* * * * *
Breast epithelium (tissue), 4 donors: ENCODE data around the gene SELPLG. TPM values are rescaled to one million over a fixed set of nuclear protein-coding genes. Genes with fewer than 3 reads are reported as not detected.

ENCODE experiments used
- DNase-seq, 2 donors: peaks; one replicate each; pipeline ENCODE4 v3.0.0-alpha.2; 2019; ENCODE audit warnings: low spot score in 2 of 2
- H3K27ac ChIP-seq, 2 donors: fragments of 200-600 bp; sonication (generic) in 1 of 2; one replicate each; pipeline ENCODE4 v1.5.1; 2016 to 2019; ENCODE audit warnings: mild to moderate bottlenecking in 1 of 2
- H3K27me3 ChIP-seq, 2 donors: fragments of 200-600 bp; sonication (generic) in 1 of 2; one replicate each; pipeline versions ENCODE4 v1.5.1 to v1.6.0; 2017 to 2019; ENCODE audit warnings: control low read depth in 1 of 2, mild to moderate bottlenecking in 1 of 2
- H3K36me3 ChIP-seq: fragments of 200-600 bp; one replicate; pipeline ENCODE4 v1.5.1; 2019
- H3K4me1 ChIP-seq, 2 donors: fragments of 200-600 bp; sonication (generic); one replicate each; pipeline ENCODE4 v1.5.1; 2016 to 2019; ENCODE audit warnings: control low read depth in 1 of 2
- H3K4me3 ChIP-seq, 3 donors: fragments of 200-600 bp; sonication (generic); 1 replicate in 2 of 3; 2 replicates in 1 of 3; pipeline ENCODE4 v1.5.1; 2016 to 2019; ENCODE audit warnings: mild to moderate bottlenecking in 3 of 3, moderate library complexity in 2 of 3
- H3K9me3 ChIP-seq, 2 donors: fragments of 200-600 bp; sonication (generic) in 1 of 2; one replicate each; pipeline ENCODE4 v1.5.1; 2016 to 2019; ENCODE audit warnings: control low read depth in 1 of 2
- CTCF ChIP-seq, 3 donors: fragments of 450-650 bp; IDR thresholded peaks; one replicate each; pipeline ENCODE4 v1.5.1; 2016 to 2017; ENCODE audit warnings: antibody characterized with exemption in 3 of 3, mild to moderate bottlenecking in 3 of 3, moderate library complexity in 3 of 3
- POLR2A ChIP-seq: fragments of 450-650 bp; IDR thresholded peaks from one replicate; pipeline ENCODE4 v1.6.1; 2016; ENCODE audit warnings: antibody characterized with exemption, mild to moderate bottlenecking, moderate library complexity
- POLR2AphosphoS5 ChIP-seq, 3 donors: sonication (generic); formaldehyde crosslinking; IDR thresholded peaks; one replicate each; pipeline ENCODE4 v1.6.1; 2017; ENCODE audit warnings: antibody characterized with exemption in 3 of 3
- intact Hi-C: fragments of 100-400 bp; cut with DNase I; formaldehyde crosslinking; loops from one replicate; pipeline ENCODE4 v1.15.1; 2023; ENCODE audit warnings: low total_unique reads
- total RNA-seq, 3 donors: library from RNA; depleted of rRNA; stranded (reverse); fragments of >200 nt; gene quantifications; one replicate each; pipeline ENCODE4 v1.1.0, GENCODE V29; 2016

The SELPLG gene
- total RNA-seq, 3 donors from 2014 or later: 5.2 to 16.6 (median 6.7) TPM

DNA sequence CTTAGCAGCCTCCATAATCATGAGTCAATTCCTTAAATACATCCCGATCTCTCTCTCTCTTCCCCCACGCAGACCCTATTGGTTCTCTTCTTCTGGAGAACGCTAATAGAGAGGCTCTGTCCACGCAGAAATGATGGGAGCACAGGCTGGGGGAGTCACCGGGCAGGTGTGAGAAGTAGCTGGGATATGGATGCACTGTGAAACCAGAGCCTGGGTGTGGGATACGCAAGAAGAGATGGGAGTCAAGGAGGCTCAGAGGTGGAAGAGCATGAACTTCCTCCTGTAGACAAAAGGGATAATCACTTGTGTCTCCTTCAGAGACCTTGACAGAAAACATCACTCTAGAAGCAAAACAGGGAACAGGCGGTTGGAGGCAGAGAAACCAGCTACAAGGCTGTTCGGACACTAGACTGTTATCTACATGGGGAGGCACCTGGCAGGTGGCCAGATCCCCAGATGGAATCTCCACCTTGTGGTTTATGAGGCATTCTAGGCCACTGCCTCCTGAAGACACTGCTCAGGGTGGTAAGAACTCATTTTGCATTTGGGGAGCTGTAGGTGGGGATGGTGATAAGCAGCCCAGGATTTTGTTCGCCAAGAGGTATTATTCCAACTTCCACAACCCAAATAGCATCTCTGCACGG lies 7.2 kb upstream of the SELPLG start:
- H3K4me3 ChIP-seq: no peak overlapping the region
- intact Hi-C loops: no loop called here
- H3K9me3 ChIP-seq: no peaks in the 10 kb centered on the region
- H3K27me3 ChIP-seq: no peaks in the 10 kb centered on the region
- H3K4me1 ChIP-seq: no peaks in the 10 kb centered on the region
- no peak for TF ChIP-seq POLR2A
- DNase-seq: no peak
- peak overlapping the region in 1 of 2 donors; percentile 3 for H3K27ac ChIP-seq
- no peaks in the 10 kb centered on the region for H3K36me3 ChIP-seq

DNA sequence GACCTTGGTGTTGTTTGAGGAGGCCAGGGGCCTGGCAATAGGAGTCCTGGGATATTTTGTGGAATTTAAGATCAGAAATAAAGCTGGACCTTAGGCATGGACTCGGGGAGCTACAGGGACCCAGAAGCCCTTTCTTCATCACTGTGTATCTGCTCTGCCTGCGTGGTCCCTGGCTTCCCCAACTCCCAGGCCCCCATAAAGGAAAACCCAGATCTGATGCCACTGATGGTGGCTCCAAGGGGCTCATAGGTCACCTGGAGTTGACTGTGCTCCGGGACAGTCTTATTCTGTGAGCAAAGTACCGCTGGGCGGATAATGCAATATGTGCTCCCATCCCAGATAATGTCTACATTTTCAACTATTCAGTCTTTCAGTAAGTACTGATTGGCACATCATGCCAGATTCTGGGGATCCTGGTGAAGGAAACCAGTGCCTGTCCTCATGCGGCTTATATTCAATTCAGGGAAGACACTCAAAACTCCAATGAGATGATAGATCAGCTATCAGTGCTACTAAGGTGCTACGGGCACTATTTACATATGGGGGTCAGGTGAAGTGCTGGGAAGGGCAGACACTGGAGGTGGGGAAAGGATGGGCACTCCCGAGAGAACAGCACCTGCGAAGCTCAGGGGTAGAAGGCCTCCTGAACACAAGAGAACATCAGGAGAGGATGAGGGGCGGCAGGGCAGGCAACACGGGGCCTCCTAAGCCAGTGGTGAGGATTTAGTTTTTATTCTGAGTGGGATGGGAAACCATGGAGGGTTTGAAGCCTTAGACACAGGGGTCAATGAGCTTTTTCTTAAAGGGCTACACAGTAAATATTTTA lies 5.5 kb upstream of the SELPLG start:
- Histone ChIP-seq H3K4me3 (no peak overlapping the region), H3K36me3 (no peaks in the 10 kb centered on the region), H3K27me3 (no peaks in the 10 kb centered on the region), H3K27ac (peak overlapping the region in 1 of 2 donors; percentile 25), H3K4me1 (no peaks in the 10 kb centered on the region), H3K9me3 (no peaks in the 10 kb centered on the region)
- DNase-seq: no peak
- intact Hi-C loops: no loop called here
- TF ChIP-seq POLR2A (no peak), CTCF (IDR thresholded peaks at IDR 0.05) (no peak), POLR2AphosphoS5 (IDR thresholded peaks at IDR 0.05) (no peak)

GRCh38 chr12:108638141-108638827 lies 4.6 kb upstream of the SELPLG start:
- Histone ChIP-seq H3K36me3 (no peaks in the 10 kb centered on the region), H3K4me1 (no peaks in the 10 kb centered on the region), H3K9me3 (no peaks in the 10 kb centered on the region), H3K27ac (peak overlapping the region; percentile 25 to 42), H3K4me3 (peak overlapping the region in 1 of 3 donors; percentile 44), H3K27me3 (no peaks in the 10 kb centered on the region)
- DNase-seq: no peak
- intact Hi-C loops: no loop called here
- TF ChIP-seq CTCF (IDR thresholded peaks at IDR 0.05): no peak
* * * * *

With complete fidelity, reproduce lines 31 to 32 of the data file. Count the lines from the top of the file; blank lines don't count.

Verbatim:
- TF ChIP-seq POLR2A (no peak), CTCF (IDR thresholded peaks at IDR 0.05) (no peak), POLR2AphosphoS5 (IDR thresholded peaks at IDR 0.05) (no peak)

GRCh38 chr12:108638141-108638827 lies 4.6 kb upstream of the SELPLG start: